Product Summary: AMA rate The affected kidney with ureter and a cuff bladder is removed
Item Number: 36532, 105, 36533, 105
For urothelial cancers contained in the kidney / ureter. This is a intended curative procedure, depending on staging. It involves removing the complete reno-ureteric unit with a cuff of bladder.
It can be done open or laparoscopically.
Why is it done?
- Finding of 1 or more solid lesions inside the collecting systems of the kidney or ureter (intraluminal).
- Usually presents with macroscopic hematuria and flank pain.
- Usually a Urothelial Carcinoma (previous Transitional Cell Carcinoma TCC).
- Potentially curative process if staging is negative ie. No spread of tumour.
- Staging with CT abdomen and chest Bonescan MRI if in Renal Failure o Contrast Allergy.
- Could also be done in metastatic disease with uncontrollable haemorrhaging.
How is it done?
- Patients will receive a general anaesthesia.
- Prophylactic anti-biotics is given.
- The correct kidney is identified and marked while you are awake.
- A cystoscopy will be done first with a loosening of ureter inside the bladder and tied off of the ureter in order that there will be no spilling of ureteric content in the abdomen.
- Depending on the side of the tumour 3-4 incisions will be made: 1 for the hand-port of approximately 8cm depending on the amount of sub-cutaneous fat present 1 for the camera-port 1 for the working-port (1 for the liver retractor on the right).
- The colon is reflected to reveal the retro-peritoneal space.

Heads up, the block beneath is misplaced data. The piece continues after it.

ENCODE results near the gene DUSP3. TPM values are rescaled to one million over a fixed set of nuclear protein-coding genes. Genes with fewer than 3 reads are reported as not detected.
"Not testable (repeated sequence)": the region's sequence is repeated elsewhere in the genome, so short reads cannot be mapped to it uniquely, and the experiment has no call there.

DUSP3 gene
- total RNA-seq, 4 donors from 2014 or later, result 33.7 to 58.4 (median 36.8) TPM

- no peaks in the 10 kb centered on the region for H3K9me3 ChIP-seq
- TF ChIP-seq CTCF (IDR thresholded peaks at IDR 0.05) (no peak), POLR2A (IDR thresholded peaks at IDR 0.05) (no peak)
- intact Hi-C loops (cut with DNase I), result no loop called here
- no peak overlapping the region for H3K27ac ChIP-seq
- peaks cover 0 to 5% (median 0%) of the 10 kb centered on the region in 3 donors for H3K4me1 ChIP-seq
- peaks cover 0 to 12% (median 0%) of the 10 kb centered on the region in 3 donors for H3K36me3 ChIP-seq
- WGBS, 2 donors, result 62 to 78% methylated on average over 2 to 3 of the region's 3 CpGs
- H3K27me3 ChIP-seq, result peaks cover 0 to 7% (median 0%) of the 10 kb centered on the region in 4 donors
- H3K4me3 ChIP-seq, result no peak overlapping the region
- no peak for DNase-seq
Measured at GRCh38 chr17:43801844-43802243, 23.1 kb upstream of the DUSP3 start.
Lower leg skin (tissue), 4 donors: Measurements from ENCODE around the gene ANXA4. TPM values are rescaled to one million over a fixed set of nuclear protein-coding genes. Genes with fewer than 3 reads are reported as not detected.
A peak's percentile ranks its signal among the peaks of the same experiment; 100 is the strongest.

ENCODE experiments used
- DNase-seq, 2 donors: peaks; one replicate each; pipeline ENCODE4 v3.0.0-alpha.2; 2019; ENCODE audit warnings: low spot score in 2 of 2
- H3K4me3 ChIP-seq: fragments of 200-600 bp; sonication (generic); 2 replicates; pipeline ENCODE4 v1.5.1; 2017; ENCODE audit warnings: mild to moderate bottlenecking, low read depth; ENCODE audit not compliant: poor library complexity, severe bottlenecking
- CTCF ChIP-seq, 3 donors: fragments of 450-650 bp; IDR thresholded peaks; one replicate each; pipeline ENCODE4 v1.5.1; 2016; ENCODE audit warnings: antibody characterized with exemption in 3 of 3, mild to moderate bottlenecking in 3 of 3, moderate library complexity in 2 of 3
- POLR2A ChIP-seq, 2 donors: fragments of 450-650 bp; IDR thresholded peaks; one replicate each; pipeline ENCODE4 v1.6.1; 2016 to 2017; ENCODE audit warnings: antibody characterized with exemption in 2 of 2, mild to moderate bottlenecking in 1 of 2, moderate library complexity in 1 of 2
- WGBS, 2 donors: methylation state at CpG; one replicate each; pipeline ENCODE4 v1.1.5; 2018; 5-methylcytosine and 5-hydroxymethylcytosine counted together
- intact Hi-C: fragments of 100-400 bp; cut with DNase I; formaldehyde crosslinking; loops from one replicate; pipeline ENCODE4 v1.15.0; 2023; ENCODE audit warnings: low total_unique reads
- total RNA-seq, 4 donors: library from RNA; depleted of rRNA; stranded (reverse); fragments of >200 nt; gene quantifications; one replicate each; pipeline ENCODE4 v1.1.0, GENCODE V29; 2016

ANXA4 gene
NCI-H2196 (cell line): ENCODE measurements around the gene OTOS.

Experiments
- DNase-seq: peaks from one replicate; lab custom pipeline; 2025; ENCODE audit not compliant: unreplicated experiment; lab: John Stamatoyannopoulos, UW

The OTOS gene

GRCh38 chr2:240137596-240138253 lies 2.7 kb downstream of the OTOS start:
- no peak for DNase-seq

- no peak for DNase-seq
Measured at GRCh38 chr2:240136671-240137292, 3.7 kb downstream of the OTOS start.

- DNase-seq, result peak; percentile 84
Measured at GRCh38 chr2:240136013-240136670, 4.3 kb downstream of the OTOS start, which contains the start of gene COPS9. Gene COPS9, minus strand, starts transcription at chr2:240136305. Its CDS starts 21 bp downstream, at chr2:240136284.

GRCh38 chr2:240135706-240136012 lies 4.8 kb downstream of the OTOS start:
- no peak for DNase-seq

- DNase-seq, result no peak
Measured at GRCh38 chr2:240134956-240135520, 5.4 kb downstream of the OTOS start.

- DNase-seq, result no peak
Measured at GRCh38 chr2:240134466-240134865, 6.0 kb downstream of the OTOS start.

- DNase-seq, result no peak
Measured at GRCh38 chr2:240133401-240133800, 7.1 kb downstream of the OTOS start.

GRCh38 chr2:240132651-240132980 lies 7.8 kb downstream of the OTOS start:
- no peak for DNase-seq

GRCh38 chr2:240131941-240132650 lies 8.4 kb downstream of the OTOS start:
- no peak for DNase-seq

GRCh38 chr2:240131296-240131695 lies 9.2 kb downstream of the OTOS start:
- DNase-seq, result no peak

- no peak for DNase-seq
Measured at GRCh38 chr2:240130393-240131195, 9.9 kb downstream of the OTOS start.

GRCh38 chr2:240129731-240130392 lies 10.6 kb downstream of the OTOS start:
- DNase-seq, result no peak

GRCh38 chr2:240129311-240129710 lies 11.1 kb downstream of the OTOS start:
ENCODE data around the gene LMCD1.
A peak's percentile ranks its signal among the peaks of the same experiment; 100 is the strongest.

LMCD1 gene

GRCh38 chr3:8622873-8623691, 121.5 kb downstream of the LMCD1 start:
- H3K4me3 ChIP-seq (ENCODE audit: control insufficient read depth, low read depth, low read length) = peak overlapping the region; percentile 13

- The ureter is identified and cleared up to the hilum.
- The arteries are identified and marked with vessel loops More than 1 can be present. Confirmed with CT arteriography.
- Then the vein/ viens are identified and marked with a vessel loop.
- The rest of the kidney is mobilized and loosened.
- Then the ureter is mobilized all the way down into the pelvis and plucked from the bladder where it has been loosened.
- Drain are left post-operatively.
- A catheter will be left for minimum of 5 days.
- You will spend up to 5 nights in hospital.
- You will have a catheter for that time.
- A drain for 2-3 days.
- You will a trial without the catheter on the 5th day.
- Renal functions will be checked daily.
- You may enter a phase of poly-uria. High production of urine as the remaining kidney adjusts to the higher work-load.
- You will be discharged as soon as your renal function has stabilised and you can function independently.
- Allow for 6 weeks for stabilization of symptoms.
- Restrict fluid intake to less than 3 L per day.
- A ward prescription will be issued on your discharge, for your own collection at any pharmacy.
- A follow-up appointment will be scheduled for 6 weeks. Remember there is no pathology due to vaporization.
- Don’t hesitate to ask Jo if you have any queries.
- DON’T SUFFER IN SILENCE, OR YOU WILL SUFFER ALONE!
- Blood loss 20-500cc.
- May convert from a laparoscopic to open procedure.
- Wound Infection.
- Post-operative hernia formations especially associated in the elderly with atrophic abdominal muscles.
- NB! Each person is unique and for this reason symptoms vary!
The correct side for surgery should be checked:
- CT scan present.
- Your approval.
- Prior to anaesthesia being commenced.
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